How restaurants are reclaiming their businesses in the era of food delivery

The future is here.
The future is here.
Image: Reuters/Mike Segar
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When Lizeth Morales took over her mother’s restaurant eight years ago, she didn’t worry much about its pick-up and delivery business. When it comes to cultural food, people prefer the sit-in experience, she says—and El Gordo, her Peruvian restaurant, didn’t break the mold. Her customers liked to linger, savoring her homestyle ceviche and rotisserie chicken.

Eventually, Morales established to-go options for the restaurant’s four locations in New Jersey. They were a steady but small part of her business. But when the pandemic hit, her restaurants went from serving customers indoors 70% of the time to zero.

Morales, 38, was prepared. She attributes it to her upbringing: Once at risk of being deported back to Peru, she knew what it is like “to hit rock bottom already.” At the height of the pandemic, she used social media platforms to make sure her community knew that her restaurant was still there to serve them—while following Covid-19 safety guidelines, of course.

What she wasn’t prepared for, though, was the commission fees. As people flocked to food delivery apps like Grubhub, DoorDash, Seamless, and Uber Eats to buy her food, the platforms’ 20% fees began to dig into El Gordo’s revenue. That was even with forgoing the additional 5% to 10% marketing fee on each order, which would have boosted her restaurant to the top of app feeds, she says.

Restaurants around the US are feeling the same pinch. As more establishments shift to delivery to stay afloat, delivery apps are wielding their power to extract revenue from food orders. Morales is relatively lucky: She lives in one of the states that introduced caps on commission fees to helps restaurants during the crisis. In other parts of the country, the platforms’ cuts can be even bigger—reportedly as high as 30%. Restauranteurs like Morales can’t bank on the cap being permanent, and the fees could easily be shifted to customers in the form of higher delivery charges.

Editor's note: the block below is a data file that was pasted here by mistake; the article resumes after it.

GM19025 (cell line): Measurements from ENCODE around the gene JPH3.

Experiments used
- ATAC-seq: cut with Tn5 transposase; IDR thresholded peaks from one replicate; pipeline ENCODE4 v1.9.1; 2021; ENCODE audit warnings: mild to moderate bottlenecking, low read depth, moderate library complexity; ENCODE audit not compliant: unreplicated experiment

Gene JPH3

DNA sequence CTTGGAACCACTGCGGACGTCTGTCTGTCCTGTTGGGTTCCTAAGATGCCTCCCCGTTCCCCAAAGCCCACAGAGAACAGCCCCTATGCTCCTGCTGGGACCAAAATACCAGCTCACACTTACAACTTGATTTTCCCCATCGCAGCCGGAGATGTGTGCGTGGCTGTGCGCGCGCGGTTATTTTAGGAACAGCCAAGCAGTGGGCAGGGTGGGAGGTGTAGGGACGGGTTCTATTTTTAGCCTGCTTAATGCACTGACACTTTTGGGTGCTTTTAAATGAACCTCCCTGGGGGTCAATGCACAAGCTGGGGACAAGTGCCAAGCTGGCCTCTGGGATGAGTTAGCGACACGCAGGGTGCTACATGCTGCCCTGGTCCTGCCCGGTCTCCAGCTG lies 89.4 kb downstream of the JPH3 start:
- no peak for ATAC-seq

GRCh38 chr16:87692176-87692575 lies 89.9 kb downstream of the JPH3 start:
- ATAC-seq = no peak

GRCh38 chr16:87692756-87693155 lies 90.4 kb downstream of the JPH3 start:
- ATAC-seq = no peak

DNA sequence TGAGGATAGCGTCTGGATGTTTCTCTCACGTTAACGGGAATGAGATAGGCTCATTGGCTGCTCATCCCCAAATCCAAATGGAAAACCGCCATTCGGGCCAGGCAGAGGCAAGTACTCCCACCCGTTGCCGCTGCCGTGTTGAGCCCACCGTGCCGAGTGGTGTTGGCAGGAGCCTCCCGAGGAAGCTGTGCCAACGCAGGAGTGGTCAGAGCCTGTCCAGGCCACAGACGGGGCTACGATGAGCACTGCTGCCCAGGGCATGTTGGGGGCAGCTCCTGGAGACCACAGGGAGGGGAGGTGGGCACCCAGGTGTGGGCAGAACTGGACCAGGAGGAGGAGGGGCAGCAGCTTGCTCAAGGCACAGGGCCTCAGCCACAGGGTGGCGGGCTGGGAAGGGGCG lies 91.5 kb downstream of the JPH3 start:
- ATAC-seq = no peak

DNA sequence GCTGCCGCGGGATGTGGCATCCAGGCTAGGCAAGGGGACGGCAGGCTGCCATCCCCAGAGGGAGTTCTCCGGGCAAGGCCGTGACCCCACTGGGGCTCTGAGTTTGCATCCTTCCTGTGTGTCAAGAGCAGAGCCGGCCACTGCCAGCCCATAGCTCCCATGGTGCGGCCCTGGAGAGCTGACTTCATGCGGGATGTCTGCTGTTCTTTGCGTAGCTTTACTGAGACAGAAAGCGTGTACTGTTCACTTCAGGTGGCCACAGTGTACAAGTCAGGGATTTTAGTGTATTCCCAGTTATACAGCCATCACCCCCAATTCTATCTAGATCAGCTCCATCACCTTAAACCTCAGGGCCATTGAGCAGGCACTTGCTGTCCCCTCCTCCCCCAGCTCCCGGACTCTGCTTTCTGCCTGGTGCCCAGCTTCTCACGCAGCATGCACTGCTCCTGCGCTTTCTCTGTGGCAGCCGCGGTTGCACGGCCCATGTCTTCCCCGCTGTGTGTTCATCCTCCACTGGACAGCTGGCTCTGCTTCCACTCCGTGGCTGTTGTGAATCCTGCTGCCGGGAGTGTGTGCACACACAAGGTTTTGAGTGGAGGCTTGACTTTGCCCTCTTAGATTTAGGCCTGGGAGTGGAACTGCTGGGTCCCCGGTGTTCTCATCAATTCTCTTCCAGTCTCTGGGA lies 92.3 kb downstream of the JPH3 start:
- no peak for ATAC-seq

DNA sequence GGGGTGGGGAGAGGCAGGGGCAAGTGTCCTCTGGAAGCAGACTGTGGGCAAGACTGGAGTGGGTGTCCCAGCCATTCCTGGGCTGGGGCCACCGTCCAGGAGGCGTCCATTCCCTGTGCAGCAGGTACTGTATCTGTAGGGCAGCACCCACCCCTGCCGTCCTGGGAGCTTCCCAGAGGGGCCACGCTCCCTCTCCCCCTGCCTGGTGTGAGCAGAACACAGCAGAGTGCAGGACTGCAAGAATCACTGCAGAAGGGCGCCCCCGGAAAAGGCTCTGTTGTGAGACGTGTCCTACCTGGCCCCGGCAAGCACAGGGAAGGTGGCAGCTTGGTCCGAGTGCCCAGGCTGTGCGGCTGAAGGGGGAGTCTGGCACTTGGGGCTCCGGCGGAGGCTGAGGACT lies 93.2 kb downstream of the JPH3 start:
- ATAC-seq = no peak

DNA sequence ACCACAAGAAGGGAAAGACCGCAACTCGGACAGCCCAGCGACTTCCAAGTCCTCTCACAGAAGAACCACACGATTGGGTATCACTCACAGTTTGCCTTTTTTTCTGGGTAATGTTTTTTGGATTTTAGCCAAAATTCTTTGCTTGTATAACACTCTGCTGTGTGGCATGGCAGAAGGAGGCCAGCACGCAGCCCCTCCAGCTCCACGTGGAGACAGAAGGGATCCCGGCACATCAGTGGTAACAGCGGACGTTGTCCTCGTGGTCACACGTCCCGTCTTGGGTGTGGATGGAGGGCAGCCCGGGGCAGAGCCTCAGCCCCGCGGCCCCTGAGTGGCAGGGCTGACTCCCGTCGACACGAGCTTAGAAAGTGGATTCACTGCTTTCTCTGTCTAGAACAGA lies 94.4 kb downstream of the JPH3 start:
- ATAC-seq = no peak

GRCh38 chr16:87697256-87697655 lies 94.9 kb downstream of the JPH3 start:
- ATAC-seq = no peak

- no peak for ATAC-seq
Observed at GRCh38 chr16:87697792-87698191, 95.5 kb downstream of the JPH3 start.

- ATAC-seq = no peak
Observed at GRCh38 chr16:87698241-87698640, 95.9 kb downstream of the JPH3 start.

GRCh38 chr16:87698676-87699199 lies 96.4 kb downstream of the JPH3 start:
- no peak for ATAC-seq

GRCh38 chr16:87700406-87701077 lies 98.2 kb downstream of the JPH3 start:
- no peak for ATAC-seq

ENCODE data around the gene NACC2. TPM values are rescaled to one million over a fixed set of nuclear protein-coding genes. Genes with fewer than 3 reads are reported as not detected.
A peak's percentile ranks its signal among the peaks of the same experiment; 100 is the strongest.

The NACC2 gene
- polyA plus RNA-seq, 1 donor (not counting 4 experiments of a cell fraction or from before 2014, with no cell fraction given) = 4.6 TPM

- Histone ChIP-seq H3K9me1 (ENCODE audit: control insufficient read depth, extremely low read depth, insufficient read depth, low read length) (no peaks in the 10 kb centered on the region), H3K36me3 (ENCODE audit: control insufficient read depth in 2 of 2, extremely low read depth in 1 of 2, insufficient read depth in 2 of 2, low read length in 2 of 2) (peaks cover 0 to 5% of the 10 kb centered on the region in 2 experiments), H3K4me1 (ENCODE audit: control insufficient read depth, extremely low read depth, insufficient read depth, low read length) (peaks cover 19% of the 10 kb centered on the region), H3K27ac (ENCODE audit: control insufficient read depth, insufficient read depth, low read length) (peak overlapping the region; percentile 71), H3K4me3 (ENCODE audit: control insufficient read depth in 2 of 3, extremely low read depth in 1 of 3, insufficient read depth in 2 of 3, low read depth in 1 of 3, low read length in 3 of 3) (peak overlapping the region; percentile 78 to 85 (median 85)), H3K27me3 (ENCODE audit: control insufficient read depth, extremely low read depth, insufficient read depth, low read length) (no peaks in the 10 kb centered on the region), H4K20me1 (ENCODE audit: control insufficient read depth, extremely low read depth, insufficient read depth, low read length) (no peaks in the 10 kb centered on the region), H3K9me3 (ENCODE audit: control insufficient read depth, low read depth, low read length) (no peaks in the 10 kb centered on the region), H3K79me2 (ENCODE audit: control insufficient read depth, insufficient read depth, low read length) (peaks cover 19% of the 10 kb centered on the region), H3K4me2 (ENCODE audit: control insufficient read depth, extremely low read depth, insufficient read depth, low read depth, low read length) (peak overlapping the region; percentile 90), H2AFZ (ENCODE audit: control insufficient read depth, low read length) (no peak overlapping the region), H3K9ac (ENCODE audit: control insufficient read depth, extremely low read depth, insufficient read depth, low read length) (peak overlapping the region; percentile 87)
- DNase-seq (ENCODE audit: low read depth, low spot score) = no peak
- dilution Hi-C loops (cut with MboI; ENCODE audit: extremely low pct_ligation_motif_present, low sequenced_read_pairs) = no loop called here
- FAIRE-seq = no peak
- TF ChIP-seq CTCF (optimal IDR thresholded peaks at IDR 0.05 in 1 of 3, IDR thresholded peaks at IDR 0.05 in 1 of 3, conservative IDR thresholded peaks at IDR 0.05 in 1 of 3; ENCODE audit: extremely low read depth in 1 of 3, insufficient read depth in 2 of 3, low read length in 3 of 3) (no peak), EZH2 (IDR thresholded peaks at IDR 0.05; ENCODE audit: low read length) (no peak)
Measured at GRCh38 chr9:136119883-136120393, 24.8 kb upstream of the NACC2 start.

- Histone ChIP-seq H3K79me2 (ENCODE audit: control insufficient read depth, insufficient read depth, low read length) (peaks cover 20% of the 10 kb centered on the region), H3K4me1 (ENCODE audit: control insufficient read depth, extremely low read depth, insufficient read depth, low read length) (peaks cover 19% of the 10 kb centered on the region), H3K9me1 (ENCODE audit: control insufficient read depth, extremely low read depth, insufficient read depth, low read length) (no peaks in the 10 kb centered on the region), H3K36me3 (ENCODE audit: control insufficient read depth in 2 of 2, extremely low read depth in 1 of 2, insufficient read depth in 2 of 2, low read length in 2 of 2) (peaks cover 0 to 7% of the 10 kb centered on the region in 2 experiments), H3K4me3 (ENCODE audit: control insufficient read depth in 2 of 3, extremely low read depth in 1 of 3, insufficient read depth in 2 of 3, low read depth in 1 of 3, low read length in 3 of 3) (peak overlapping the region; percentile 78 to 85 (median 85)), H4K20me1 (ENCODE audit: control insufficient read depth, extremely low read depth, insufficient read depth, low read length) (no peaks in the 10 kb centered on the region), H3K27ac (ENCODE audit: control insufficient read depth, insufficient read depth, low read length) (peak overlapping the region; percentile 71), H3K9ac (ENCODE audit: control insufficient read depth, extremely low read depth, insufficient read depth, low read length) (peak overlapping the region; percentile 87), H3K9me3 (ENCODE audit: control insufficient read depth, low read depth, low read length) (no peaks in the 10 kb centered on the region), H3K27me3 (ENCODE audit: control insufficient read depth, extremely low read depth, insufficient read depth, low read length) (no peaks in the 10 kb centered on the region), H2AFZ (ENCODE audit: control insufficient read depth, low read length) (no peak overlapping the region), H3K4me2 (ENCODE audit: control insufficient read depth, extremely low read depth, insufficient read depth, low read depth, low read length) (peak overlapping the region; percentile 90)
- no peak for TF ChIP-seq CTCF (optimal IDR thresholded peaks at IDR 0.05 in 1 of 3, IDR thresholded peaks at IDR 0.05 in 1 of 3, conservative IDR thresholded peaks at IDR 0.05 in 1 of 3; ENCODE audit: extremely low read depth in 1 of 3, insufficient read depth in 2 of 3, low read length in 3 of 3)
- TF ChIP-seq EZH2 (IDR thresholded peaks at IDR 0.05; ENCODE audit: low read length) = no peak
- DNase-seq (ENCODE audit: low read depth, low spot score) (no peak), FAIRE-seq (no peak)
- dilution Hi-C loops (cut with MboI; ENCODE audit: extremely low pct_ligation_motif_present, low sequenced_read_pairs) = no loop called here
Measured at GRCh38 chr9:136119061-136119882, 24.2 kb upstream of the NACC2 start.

Chipotle has said that revenue doesn’t fully cover the commission fees it pays to third-party delivery providers like DoorDash and Grubhub, CNBC reported. McDonald’s also reportedly renegotiated its Uber Eats contract, Bloomberg reports, pushing for a lower commission fee in 2019. If even Chipotle can’t afford the commission fees, how can your neighborhood restaurant get by?

So local restaurants are starting to fight back—both by finding alternatives to the food delivery apps, and finding ways to work around them. While demand for delivery may eventual soften, the pandemic is undoubtedly changing consumers’ expectations and accelerating the opportunities for the $136 million food delivery industry. The question is whether restaurant owners can adapt fast enough to extract their cut.

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“Necessary evil”

For owners like Morales, delivery apps offer a previously unreachable chance at scale. “For consumers using Uber Eats or Seamless, it’s very easy because we all have it in our phones,” says Morales. “It’s just a very easy transaction.” Eight months into the pandemic, 60% of her revenue now comes from delivery. That revenue, as well as government assistance tied to the pandemic, has meant she has only had to lay off one of her eight employees.

The delivery business in the US was once dominated by pizza and Chinese food. In just the past decade, it has been commandeered by a handful of food delivery apps—including DoorDash, Grubhub, Uber Eats, and Postmates—all of which have been fueled by cash from venture capitalists. The apps have quickly expanded across the US and internationally, partnering with large chains such as Baskin Robbins and Yum Brands along the way. But an economy-crushing pandemic has changed the stakes. With many restaurants forced to battle for survival, complaints about the business model have mounted not only in the US, but in the UK and China as well.